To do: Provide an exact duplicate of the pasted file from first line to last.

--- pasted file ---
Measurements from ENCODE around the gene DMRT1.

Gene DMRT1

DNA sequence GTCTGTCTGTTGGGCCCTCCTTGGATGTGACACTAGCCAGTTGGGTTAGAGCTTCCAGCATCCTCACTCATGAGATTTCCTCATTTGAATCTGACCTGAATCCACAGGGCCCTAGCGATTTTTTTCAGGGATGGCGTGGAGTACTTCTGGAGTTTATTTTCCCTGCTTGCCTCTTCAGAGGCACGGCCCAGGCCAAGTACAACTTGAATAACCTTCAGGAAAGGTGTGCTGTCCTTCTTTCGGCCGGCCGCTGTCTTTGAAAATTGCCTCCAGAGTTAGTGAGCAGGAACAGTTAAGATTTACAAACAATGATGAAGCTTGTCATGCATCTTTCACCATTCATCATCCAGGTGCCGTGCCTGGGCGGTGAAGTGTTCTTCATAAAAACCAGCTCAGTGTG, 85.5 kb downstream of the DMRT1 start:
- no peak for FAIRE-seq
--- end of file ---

Measurements from ENCODE around the gene DMRT1.

Gene DMRT1

DNA sequence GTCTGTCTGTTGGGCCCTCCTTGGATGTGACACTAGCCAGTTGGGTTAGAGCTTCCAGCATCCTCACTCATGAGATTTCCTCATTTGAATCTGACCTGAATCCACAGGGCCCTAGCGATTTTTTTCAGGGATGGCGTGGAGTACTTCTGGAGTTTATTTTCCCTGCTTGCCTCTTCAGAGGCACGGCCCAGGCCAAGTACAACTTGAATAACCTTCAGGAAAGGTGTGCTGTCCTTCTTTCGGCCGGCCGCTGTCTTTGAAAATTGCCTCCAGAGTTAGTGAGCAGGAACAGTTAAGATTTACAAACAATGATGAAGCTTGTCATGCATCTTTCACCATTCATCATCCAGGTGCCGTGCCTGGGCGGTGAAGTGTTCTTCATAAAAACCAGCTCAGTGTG, 85.5 kb downstream of the DMRT1 start:
- no peak for FAIRE-seq